|Publication number||US3543146 A|
|Publication date||Nov 24, 1970|
|Filing date||Nov 27, 1968|
|Priority date||Nov 27, 1968|
|Publication number||US 3543146 A, US 3543146A, US-A-3543146, US3543146 A, US3543146A|
|Inventors||Sherwood John F|
|Original Assignee||Sherwood John F|
|Export Citation||BiBTeX, EndNote, RefMan|
|Patent Citations (3), Referenced by (5), Classifications (6)|
|External Links: USPTO, USPTO Assignment, Espacenet|
1970 J. F. SHERWOQD 3,
MAGNETIC POLE INDICATOR Filed Nov. 27, 1968 INVENTOR.
John F. Sherwood BY @MIMW A TTORNE Y United States Patent 3,543,146 MAGNETIC POLE INDICATOR John F. Sherwood, 130 S. Sandalwood Place, Glendora, Calif. 91740 Filed Nov. 27, 1968, Ser. No. 779,564 Int. Cl. G011 33/02 US. Cl. 324-48 6 Claims ABSTRACT OF THE DISCLOSURE A magnetic pole indicator comprising an indicatorcontaining housing through which the indicator is visible, the indicator being made of material having opposite polar side surfaces, an external magnetic pole for exerting attractive or repellant magnetic influence relatively to the indicator, and means for reversing the polarity of the external magnetic pole, said indicator being movable within the housing and confined thereby within the magnetic field between the indicator and external pole, whereby the indicator is caused to turn over from one side surface to the other when the external pole is in pole repelling position relatively to the indicator and thus visually indicates which of its polar sides is like or unlike the facing pole of the external pole.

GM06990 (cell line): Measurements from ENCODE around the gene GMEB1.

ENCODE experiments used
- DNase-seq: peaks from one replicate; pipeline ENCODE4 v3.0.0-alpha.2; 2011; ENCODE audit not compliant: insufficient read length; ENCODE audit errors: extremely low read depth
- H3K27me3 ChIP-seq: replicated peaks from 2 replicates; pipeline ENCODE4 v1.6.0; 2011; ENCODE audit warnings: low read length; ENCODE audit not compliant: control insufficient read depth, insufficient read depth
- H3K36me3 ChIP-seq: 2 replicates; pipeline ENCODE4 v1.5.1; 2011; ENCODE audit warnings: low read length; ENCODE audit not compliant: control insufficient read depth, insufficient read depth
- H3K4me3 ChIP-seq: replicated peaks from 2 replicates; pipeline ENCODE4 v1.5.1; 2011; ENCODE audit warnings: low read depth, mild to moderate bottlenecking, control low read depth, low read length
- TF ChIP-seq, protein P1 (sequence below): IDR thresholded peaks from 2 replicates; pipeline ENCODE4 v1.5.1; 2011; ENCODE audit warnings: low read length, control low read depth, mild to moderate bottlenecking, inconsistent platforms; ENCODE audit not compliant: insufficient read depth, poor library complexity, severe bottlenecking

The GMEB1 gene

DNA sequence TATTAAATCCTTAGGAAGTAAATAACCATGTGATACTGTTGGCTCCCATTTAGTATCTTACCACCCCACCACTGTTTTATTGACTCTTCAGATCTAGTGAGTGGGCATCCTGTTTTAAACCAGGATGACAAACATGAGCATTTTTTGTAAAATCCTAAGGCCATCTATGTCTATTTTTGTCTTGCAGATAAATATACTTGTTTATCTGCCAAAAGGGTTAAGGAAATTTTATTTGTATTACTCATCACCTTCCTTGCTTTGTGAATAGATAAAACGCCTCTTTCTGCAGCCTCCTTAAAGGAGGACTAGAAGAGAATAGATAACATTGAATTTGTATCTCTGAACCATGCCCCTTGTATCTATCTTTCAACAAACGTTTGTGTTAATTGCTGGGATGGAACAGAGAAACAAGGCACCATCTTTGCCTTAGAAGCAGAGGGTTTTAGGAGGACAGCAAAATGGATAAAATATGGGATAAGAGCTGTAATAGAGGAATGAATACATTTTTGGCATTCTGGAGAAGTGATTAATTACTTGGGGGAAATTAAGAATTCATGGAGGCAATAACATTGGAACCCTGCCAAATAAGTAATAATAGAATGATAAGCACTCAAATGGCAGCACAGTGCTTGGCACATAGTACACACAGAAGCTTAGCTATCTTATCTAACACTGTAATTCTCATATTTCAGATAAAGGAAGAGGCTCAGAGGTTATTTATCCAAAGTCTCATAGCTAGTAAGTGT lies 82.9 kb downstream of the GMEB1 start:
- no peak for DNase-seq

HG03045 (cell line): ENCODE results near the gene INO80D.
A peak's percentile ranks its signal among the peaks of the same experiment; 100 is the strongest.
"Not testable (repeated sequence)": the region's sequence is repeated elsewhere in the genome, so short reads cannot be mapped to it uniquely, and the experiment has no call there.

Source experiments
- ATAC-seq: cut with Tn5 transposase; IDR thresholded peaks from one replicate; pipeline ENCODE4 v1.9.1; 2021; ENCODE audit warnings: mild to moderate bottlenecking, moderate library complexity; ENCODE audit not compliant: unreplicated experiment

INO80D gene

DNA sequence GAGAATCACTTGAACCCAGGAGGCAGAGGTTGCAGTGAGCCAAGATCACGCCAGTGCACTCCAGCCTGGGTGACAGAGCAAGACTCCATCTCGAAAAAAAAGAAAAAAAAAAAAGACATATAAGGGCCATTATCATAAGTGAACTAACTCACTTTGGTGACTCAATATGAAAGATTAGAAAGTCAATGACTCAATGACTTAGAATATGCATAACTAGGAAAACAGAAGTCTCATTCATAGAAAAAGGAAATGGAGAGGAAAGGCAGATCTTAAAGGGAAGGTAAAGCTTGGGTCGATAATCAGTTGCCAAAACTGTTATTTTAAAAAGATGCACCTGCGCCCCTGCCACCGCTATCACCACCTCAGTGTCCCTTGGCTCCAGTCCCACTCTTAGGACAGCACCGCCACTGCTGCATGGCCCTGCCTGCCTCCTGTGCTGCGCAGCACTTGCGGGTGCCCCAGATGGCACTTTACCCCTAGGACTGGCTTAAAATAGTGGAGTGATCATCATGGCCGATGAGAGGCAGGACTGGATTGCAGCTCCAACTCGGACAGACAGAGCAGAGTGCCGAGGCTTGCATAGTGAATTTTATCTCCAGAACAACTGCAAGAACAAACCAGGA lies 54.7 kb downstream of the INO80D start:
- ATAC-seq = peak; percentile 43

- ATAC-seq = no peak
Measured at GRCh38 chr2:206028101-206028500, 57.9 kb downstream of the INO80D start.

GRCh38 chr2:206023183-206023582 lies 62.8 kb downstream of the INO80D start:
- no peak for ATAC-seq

This invention relates to magnetic pole indicators, useful in the identification of the polarity of magnetic members, in the operation of games and display boards, and for other purposes.
When used for the identification of the polarity of magnetic members, the invention comprises an external magnetic pole and a housing enclosed indicator, the polarity of one of the members being known and the other unidentified. For example, the external member may have its pole faces marked to visually identify them. When the external pole member is placed in proximity to the magnetic indicator and sufficiently near the indicator to be within the field of magnetic influence the attractive and repellant influences become effective, so that the indicator is repelled when facing the like pole of the external pole, and attracted when facing the unlike pole of the external pole. Thus the polarity of the indicator can be identified, and the indicator can be marked if desired. If the polarity of both members is unidentified, they can be matched by corresponding colors or numerals to indicate which of their poles are alike and which are unlike.
The magnetic pole indicator of my invention comprises means for housing the magnetic indicator in such manner that, when repelled by the external magnetic pole, the indicator is prevented from moving out of the field of magnetic influence between them and is caused to turn or flip over. This occurs when the facing poles of the indicator and external pole member are alike.